Kim Hamlet – Amongst Trees
“I have a lot of problems with the academic queer community because it’s a community that exists completely removed from reality. Those kids who are selling their bodies on the West Side Highway, on Christopher Street, they don’t even know what the fuck queer theory is.” – Michael Quattlemore, Jr., aka Mykki Blanko.
I’m just going to start writing again. No fanfare, no parade, no decorated cavalry. Thinking about a lot of internal debates I’ve been having with myself, ethical issues I’ve been trying to resolve (or at least acknowledge.) Much of that conflict is crystallized in the above quotation from an interview with Mykki Blanko, about the academic community and the whole ivory tower thing. My (always tentative) thesis research will have to reckon with Mykki’s scathing and totally valid criticism of academia. How do I make myself accountable to communities, especially the ones affected by any research undertaken. More importantly, why do this research? I don’t mean to be fatalistic or self-defeating in asking that question; I just really have to recognize that whatever work I do will have limited reach in effecting any sort of change. How does this work in any way address the urgency of existing problems, how does it speak to the immediacy of what is wrong right now?
CASS MCCOMBS – EVERYTHING HAS TO BE JUST-SO
I get that these questions are not an exercise of highly original thinking on my part, nor are these dilemmas by any measure unique to myself or my work. That doesn’t mean I care any less. What can I do to avoid these things or at least minimize the harm? I was talking to a colleague the other day, and I was thinking about access to information within the academy, who is implicitly cast as audience (and who is correspondingly excluded from that community.) Is it enough to cast a wider net of access? I have some embryonic ideas for what on-the-ground, community-oriented or popular-education approaches might look like, but I need to think on it more. Until then, I have left you with Cass McCombs’s eloquent, pointed creative work “Everything Has to Be Just-So” to occupy your thoughts.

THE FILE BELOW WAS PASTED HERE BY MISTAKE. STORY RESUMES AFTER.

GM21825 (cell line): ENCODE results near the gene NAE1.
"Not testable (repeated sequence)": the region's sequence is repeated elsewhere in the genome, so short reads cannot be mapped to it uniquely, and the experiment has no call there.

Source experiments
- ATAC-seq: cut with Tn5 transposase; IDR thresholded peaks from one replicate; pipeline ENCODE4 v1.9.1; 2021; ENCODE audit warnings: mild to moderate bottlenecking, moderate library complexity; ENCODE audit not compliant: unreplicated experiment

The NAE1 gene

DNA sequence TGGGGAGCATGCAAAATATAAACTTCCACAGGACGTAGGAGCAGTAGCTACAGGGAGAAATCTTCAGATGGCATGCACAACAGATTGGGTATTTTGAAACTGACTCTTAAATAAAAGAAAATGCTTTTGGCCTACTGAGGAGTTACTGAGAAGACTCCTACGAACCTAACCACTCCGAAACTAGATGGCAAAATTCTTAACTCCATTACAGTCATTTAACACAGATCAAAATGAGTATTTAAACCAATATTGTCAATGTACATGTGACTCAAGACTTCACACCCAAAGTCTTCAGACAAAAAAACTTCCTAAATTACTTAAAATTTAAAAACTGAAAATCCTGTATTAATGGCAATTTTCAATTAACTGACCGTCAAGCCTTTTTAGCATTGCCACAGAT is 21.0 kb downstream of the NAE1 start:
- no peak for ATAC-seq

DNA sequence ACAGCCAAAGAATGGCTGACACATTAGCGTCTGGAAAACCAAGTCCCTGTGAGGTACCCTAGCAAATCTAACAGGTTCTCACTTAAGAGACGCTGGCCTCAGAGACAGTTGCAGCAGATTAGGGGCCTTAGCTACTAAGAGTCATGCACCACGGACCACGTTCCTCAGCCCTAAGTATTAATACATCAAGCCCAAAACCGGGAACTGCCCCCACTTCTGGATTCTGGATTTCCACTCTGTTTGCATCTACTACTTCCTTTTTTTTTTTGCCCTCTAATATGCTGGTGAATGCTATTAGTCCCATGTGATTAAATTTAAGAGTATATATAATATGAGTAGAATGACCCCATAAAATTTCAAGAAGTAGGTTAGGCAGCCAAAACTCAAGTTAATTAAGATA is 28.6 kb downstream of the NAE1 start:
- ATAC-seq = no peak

My trip to Ghyangphedi, in the Nuwakot district of Nepal with SASANE (the organization with which I volunteer) acts as easily the most meaningful, epiphanic and beautiful piece of my trip. It was also one of the most physically challenging and taxing aspects of my travel (hence the below titled section.)
Trip to Ghyangphedi Part 1: In Which I’ve Never Trekked / Sweat So Much in My Entire Life
Let me elaborate: for myriad reasons, that first day of the trip was the worst day of my life. Okay, I’m overstating the truth, but I think I have good reason to exaggerate. Let’s start at the very beginning: 5:45 am, I woke up to find I was sick and developed a sore, raw throat (I have a sneaking suspicion that it was due to screaming from this.) Another volunteer and I stumble exhausted toward a group of taxis to take us to the bus station, where we’re supposed to meet members of SASANE. At 6:30 we arrive at a chaotic bus stop called Balaju Machhapokhari, and the others were nowhere to be found. I should tell you that I was an extremely cranky puppy that morning, and I had zero patience for the screaming fruit vendors, the general confusion and stress of being alone in a crowded bus station 5 minutes before our bus was supposed to leave.